It’s also important to be somewhere which is comfortable and attractive. “The quality of interior design, furniture and lighting communicates a sense of value and communicates self worth for the patient and a sense of a professional caring ethos for the care provider,” Shaw explains. However, this can have some complexities too. “That homely aspect of the ward can be very helpful but it may cause some difficulties with moving back into the community,” says Curtis. “That was a point that came up quite often in our research; people feel a certain emotional attachment and the hospital is almost symbolic of a stable point and a refuge, as well as somewhere to get better. Trying to reflect that in the way that space is managed is quite challenging.”


Another challenge is balancing the need for security versus that for privacy. People need to feel safe in their own space; they may also need to be protected from their own impulses to damage themselves and others; and other people – including staff – need to be safe too.

That brings in a whole set of complex, overlapping concerns. Shaw breaks it down into physical security (boundaries, walls, doors and locks); operational security (procedures, checks, and sequences of activity); and relational security (being aware of who and what is around you). Bedrooms, he argues, need to be designed in a way that helps people start their recovery journey from the immediate private space – the bed – to the world outside their door, using ‘thresholds’ such as lowered ceilings, steps and doors which are set back (all devices, incidentally, which are used in luxury hotel design).


For practitioners, there’s also the whole issue of hospitals’ function as a place to work. There is quite a lot of research into how hospital design affects staff satisfaction and retention rates, with a general conclusion that (unsurprisingly) practitioners prefer to work in well-designed hospitals where everything is to hand, and that they too like good lighting and access to green space. “Staff need the right space to do the jobs they need to do, and also space on the ward, even if it’s just a small room, where they can get away and have a break,” Lake points out. “that allows them to be better supported. And patients will pick up on that and benefit too.”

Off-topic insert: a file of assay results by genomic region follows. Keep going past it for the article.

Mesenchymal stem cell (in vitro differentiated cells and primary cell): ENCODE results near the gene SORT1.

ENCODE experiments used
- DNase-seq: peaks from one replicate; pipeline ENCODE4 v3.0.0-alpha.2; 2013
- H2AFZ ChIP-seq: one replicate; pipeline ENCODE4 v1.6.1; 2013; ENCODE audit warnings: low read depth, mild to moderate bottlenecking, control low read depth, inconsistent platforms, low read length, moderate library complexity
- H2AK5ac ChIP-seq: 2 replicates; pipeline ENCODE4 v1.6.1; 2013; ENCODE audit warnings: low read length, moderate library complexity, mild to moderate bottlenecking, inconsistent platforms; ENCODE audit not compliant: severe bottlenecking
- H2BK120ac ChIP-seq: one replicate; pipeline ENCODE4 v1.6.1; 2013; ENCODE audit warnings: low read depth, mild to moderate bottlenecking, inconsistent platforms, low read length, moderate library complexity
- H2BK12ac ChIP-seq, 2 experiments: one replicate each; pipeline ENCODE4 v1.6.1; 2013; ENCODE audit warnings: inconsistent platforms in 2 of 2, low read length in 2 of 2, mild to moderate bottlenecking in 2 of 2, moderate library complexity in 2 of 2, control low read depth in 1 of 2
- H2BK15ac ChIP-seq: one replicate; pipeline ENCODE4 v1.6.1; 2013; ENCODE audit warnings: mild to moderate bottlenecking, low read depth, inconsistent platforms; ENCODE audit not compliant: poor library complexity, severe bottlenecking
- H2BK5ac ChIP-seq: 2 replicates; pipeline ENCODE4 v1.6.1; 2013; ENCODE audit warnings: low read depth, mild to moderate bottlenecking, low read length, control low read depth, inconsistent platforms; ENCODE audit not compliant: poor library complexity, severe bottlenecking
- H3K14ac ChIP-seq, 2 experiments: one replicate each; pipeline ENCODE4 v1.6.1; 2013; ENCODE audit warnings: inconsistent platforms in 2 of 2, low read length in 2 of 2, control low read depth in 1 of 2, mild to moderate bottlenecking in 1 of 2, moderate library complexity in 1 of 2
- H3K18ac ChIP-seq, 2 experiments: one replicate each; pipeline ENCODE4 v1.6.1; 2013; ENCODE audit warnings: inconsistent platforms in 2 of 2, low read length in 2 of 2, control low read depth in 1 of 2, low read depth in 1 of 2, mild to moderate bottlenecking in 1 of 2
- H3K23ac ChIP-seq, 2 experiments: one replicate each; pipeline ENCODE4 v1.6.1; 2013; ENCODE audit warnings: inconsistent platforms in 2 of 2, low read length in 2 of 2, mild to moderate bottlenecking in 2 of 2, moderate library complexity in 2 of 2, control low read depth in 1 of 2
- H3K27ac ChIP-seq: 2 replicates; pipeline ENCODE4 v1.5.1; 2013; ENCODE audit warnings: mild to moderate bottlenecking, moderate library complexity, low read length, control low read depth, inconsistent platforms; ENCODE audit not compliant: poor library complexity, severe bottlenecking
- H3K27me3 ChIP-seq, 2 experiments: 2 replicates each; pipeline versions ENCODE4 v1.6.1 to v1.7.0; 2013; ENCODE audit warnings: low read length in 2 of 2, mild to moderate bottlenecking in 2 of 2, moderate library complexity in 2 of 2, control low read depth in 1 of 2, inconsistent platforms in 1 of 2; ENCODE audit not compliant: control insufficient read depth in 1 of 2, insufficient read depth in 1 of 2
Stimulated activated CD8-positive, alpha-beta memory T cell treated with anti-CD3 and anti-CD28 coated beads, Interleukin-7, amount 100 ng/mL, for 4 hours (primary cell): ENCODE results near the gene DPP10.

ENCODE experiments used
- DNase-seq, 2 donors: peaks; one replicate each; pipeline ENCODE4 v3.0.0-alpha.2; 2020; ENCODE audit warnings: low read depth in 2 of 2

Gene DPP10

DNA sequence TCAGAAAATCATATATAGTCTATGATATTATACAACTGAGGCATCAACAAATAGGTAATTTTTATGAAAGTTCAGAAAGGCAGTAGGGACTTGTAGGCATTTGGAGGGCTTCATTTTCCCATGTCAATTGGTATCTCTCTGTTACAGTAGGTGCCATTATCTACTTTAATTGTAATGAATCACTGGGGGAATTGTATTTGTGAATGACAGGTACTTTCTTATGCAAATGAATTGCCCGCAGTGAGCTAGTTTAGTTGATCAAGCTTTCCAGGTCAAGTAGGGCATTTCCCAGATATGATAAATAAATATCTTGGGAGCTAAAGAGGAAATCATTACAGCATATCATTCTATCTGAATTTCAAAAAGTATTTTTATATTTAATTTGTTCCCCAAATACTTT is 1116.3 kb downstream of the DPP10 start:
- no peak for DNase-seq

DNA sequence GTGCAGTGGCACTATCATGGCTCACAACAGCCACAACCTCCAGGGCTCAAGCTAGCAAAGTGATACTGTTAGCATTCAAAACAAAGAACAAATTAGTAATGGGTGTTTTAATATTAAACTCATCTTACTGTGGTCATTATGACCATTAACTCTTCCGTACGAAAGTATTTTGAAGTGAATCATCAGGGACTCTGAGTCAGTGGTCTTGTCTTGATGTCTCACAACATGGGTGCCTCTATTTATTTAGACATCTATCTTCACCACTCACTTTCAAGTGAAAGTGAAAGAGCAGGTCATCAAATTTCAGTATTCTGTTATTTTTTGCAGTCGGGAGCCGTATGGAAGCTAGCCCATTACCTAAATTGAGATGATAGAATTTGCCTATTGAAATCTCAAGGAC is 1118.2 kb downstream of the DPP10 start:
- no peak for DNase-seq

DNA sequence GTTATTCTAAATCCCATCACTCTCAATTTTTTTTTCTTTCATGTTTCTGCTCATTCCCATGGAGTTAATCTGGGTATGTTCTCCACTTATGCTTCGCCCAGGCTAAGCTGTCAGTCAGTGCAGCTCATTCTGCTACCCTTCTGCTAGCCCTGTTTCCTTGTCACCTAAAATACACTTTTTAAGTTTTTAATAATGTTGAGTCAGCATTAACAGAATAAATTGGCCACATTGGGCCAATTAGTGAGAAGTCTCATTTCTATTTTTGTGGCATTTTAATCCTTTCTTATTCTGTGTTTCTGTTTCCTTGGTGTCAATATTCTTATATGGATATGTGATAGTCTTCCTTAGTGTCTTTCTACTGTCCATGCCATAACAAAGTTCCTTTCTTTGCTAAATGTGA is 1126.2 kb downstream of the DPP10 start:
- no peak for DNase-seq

None of this is particularly surprising – though it also makes the hospital, obviously, a much nicer place to work; but alongside this ‘softer’ emphasis, there is an increasingly sophisticated body of work on how hospital design can itself counter infection. Overall, infection control has become something that microbiologists encourage building into the whole planning, design and building stages of a new hospital project.

Into the future

“A bit of flexibility in the space is important,” Curtis says. “Ideas change and people need to change.” “One of the things we are finding now, with reduced beds, is there is higher acuity in a lot of general units so we are having to design to be much more flexible,” Lake adds.

Shaw takes this further. “The tendency to be very specific to current need Is counterproductive. You need to ‘future gaze’ a bit. The building will have to serve for the next 30 years or more and needs will change in the future; for example, we know frailty is going to become an increasing issue, not only with patients but with staff as well.” He also argues that there is a huge potential for different sorts of technology in delivering mental healthcare. Pharmacy and drug management is starting to be done through robotic equipment – but that is not all. ‘Digital connectivity’, monitoring tools and radio/biometric tracking could be linked into a patient’s care plan – not to restrict them but to enable them to have more access to the outside world.

A job done well

“This kind of work is fun, and it’s also challenging,” Lake concludes. “You can see a benefit in some of the projects you do, and the impact on people’s lives. Fundamentally, the design needs to provide somewhere where people feel safe and comforted when they’re going through a very difficult time. As long as staff are also safe and able to do their job, you’ve done it well.”